The Last Deep Dive

Pipin Ferreras and his wife Audrey repeatedly challenged the deep blue deadly sea. Finally the sea won.

Once the sled hit bottom, Audrey reached up and inflated the lift balloon, which disengaged from the sled and began rocketing her toward the surface along the cable. But the balloon had trouble maintaining momentum. Just five meters from the bottom it stalled for a full 30 seconds. Bernabe quickly swam to her and attempted to add gas from his tank to the balloon. It's not clear if he was successful.

The IAFD later asked Kim McCoy, who works for Ocean Sensors, a company that supplied one of the dive computers, to analyze data collected that day. His report described several things that may have conspired to inhibit Audrey's rise. Among them: The waves caused by the storm appeared to be strong enough to move the new, thinner cable sideways, so her ascent was not absolutely vertical. This movement may have been exacerbated by inadequate weight at the end of the cable, which allowed it to become slack. That looseness apparently caused the balloon apparatus to stall.

As the ascent continued, Audrey suffered more periodic stalls -- none more than two seconds. But those were precious seconds. At three minutes and fifty seconds into the dive she had risen just 51 meters (167 feet) from the bottom. Who knows what level of panic she may have been feeling, but any panic at all surely would have heightened her impulse to breathe.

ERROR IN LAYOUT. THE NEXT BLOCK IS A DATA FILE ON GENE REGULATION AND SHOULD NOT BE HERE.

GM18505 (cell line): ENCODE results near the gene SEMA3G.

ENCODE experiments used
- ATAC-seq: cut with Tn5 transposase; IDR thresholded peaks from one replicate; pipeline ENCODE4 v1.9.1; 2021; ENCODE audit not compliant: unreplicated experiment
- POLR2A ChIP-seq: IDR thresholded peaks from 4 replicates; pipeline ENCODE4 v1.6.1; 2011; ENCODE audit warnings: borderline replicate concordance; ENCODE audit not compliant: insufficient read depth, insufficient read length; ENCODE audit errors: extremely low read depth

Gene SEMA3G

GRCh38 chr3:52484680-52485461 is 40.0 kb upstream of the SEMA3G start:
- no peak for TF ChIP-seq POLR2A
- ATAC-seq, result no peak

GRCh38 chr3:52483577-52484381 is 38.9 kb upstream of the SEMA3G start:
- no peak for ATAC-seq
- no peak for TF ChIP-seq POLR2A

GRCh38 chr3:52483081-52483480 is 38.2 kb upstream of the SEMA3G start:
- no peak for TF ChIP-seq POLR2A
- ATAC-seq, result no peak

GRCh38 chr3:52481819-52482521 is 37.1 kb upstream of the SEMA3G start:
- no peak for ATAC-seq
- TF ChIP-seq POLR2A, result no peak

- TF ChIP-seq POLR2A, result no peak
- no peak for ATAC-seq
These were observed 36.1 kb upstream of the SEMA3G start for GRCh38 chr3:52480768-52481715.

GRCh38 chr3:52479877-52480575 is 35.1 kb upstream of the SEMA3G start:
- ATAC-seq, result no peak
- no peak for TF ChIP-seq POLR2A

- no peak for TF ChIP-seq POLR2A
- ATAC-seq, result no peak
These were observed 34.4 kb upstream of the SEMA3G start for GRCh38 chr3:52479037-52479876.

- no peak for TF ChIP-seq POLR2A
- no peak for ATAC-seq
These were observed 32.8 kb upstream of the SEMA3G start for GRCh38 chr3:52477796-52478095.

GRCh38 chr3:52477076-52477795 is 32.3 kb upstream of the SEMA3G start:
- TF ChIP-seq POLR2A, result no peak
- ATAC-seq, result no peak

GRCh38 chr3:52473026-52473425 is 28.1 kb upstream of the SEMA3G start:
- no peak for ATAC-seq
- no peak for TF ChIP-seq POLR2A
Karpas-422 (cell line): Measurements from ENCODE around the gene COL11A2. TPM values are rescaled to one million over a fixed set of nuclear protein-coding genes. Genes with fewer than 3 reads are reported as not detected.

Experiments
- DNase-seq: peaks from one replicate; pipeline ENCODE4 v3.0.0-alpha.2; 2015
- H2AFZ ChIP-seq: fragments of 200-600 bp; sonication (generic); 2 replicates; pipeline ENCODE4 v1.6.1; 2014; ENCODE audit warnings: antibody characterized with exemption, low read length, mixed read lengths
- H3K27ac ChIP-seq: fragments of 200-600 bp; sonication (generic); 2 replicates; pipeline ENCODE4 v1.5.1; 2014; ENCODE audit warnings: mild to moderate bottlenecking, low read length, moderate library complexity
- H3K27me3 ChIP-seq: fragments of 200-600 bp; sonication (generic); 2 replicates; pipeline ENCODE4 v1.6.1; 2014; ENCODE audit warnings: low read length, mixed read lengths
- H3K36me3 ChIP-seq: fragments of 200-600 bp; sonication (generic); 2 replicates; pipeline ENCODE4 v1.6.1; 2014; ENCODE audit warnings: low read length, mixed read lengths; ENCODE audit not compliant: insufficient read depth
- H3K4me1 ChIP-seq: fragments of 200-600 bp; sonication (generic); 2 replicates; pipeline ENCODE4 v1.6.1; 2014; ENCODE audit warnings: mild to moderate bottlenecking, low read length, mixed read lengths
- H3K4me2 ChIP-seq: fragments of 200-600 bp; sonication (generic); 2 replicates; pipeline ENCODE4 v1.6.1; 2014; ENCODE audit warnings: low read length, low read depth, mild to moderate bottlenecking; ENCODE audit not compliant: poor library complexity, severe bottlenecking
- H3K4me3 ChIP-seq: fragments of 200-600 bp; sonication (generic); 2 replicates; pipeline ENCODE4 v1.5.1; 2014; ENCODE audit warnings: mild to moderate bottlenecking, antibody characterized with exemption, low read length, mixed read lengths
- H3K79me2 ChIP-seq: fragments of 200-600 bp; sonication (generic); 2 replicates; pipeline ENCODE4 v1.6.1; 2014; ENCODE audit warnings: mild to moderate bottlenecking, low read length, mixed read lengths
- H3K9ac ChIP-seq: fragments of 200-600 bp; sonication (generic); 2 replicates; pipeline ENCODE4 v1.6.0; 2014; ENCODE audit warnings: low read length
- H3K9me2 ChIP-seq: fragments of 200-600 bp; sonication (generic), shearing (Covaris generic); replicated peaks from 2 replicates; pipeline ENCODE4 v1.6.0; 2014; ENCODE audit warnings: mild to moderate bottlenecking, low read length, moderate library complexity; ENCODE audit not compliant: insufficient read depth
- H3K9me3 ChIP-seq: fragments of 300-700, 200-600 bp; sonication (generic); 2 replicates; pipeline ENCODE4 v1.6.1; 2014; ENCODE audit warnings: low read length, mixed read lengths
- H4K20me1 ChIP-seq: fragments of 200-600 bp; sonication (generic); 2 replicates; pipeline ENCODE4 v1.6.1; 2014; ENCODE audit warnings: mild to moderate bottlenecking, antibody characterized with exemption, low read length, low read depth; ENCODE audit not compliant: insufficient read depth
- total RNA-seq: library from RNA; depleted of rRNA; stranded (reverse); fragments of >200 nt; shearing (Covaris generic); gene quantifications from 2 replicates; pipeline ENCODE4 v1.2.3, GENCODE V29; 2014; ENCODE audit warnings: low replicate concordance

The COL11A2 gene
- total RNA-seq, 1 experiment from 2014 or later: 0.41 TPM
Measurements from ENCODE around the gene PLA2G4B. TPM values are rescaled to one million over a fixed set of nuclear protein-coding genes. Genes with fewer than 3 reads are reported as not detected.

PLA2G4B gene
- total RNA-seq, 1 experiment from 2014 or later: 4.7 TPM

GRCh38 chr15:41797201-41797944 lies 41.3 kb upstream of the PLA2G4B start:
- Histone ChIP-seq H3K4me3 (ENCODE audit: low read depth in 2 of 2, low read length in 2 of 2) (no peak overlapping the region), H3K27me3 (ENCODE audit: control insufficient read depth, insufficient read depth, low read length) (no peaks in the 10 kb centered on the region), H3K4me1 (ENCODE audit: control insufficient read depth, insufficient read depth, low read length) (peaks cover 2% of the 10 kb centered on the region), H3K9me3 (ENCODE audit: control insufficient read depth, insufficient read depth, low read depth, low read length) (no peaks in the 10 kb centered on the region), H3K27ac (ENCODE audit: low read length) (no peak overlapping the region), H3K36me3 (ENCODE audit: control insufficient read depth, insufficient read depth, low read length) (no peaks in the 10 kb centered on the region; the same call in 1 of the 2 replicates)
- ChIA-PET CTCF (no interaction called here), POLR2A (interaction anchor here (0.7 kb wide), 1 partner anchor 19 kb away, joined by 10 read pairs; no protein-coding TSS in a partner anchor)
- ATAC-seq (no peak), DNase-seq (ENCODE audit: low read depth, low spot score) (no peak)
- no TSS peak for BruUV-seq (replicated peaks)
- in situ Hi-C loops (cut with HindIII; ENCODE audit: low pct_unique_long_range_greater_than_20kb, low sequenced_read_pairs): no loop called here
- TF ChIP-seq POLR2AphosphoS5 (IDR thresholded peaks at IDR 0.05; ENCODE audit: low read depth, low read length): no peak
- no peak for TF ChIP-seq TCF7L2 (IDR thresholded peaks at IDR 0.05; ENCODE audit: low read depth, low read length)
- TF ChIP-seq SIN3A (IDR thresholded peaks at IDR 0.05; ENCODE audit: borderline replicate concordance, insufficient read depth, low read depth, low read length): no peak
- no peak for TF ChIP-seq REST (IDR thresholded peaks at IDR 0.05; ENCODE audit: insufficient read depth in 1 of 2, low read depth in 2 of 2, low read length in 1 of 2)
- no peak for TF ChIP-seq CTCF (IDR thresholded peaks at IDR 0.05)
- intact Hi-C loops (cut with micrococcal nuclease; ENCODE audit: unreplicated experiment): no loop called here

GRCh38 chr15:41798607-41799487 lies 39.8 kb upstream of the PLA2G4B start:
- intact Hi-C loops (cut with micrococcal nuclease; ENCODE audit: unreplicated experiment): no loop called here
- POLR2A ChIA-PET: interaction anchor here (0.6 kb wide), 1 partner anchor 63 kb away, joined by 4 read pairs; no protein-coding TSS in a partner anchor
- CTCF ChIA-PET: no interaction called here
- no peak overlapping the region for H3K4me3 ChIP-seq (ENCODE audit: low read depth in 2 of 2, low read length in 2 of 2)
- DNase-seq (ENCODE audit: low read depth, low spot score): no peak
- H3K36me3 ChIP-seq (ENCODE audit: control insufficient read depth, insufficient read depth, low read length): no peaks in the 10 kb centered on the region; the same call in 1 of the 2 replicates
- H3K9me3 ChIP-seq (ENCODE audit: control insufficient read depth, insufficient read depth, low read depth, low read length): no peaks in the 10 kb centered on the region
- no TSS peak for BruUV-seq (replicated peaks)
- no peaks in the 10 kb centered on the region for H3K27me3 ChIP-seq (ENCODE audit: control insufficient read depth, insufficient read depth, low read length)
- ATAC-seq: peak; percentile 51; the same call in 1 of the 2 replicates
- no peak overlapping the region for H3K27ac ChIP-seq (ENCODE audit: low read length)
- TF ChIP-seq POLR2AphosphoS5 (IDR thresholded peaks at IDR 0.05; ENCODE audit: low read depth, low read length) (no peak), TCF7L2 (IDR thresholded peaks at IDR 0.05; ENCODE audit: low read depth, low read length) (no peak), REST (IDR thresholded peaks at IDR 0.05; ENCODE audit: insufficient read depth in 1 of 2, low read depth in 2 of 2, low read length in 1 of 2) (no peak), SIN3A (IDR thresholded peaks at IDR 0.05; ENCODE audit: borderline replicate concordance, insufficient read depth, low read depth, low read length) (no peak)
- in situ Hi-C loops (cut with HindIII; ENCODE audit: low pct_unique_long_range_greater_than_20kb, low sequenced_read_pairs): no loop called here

courtesy of Pipin Productions
Audrey emerges from her practice dive to 170 meters on October 9, 2002, at the time an unofficial record; three days later she made her fatal dive
Courtesy Wood + Zapata
Audrey emerges from her practice dive to 170 meters on October 9, 2002, at the time an unofficial record; three days later she made her fatal dive

This is where Audrey passed out, lost her grip on the balloon's handle, and began to sink. It took Bernabe fifteen seconds to reach her. Pipin, at the surface in scuba gear, then swam down to meet Bernabe, who couldn't surface any faster without risking his own life. It remains unclear why the safety diver stationed at 90 meters did not meet Bernabe.

Pipin rushed to the surface with his wife's limp body in his arms. Eight minutes and thirty-eight seconds into the dive they broke the surface. A speedboat waited to rush her to the hospital while support crew trained in CPR and basic life support tried to revive her. Dominican authorities later performed an autopsy and declared her death an accidental drowning.


As details of the fatal dive slowly emerged, experienced free divers and fans alike began to question Pipin and the International Association of Free Divers. When answers were not forthcoming, they began to criticize him. Free-dive Internet sites bristled with conspiracy theories. One former IAFD employee, Ricardo Hernandez, alleged a criminal coverup. (The IAFD hired Miami attorney Joe Geller to sue him for invasion of privacy and defamation. The suit is pending.)